This is the first in a series of political risk and prediction blog posts derived from Dr Aziz's upcoming political comic book, The Global Kid (note: 100% of sales will go to global education non-profits that help youth reach their potential).
Myanmar is not currently on ISIS' target list - it does not feature in the group's five-year plan to conquer parts of Asia, Africa and Europe. And though other Islamist extremist groups like the Afghan Taliban, al-Shabaab and the Pakistani Taliban have recurrently vowed jihad over the Buddhist-led violence against Muslim minorities in the country, there hasn't been much reaction from ISIS. But very unfortunately, things may be changing. A recent report suggests ISIS may now be looking to recruit from the historically persecuted Rohingya Muslim minority, some of whom are still desperately fleeing Myanmar to live as refugees in neighboring countries.
If this recruitment happens, this could lead to the unravelling of this newly democratic country and its much-lauded reforms since 2012. Current concerns about the legitimacy of Myanmar's November 8 election (in which democracy icon Aung San Suu Kyi is still not eligible to run) will pale in comparison to the risk factor posed by ISIS. In fact, it could serve as the final nail in the coffin that leads to Muslim genocide at the hands of Buddhist extremists.
WHAT DOES MYANMAR THINK ABOUT THE ROHINGYAS?
There's nothing to debate about the fact that Burmese government officials (and most of the majority Buddhist population, except for some youth and activists) simply do not care for the Rohingya Muslim minority. These people do not belong to one of the 135 distinct ethnic groups or 8 major national ethnic races in the country; they have no citizenship; they have very few job opportunities (except for forced hard labor); and more than 140,000 of the 1.3 million now live in disease-ridden camps on the border. Back in 2012, President Thein Sein even publicly remarked that the solution to dealing with this Muslim minority was to simply exile them to a UN-run camp in another country.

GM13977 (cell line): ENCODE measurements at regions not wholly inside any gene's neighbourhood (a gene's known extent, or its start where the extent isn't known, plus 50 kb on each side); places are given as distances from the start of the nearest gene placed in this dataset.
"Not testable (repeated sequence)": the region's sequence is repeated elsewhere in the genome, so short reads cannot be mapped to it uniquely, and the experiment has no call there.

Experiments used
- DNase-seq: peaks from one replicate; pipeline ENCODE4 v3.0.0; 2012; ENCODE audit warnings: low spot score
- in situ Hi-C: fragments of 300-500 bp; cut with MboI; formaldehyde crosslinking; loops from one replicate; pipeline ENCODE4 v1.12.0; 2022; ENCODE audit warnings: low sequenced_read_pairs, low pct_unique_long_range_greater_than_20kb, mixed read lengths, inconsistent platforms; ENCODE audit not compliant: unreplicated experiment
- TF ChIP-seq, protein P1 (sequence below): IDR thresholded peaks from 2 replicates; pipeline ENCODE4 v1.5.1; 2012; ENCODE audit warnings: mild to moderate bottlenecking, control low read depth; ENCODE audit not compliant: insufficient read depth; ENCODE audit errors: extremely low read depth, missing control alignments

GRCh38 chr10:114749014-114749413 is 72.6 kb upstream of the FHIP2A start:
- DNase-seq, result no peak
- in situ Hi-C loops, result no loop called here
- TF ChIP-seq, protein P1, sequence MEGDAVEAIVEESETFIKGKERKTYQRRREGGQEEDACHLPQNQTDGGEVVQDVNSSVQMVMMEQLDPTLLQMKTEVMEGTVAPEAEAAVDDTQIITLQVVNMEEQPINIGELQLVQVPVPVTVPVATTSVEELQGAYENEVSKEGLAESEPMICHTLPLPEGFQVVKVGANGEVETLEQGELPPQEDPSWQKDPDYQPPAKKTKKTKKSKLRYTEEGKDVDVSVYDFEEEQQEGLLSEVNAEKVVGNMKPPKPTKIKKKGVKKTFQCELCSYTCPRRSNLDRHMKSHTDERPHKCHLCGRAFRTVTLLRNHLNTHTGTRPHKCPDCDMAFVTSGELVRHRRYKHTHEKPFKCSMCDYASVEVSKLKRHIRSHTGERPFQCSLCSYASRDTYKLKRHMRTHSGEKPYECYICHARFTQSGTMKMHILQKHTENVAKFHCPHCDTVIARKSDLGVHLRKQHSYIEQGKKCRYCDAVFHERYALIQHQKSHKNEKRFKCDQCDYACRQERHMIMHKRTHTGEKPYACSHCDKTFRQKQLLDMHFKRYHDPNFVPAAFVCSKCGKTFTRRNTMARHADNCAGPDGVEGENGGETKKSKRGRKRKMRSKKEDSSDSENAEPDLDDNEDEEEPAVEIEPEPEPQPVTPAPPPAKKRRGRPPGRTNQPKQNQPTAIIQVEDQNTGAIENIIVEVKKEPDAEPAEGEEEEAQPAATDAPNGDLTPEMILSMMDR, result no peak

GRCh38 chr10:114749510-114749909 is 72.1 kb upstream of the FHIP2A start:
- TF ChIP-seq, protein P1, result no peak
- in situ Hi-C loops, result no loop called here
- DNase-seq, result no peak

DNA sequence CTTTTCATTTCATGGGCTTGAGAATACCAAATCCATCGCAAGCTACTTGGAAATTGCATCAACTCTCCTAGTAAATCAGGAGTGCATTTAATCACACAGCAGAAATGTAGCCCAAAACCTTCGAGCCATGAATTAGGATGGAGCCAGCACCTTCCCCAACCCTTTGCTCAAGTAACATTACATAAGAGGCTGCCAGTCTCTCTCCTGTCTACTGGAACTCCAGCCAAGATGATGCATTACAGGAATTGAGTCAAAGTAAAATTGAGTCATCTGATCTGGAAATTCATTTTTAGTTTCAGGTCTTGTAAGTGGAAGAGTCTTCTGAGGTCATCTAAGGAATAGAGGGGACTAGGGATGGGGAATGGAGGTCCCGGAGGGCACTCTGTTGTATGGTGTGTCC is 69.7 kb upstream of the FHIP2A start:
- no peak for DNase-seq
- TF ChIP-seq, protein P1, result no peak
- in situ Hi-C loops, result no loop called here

Fast forward to 2015 and the Rohingya are in fact offered voting rights, due to international pressure. Progress, right? Not really - it only lasted one day, due to local pressure from Buddhist extremists. It's not surprising that some Rohingyas say they feel "just being Muslim is like a crime" in Myanmar. Many have fled the country but in some cases only to live in equally poor conditions (note: in Bangladesh, Rohingya refugees may be relocated to a flooded island; in Malaysia, the government has "no plans" to allow them to work; in Thailand, many have been beaten, raped or abused). Most Rohingyas in Myanmar and regionally clearly have few sources of support - which is why ISIS has declared this vulnerable group as a potential recruitment pool.
WHAT ISIS COULD OFFER POTENTIAL ROHINGYA RECRUITS
Well, it's obvious. Think about what ISIS and other terrorist groups have offered recruits globally in recent years. In some cases, it was a salary - consider 21-year old Pakistani Ajmal Amir Kasab, the chronically unemployed villager who went on to earn $1250 for his role in the 2008 Mumbai terrorist attacks. For others, it was about finally having rights - think of the debt-ridden peasants and tenants who were so poorly treated by their feudal landlords that during the 2010 floods many were easily recruited by the Pakistani Taliban. And for others it was just about the ideology which was more appealing than what was on offer in their existing society - think of the young girls who have been recruited by ISIS to be Jihadi brides, from Quebec, Canada, to Bradford, UK, in the past year.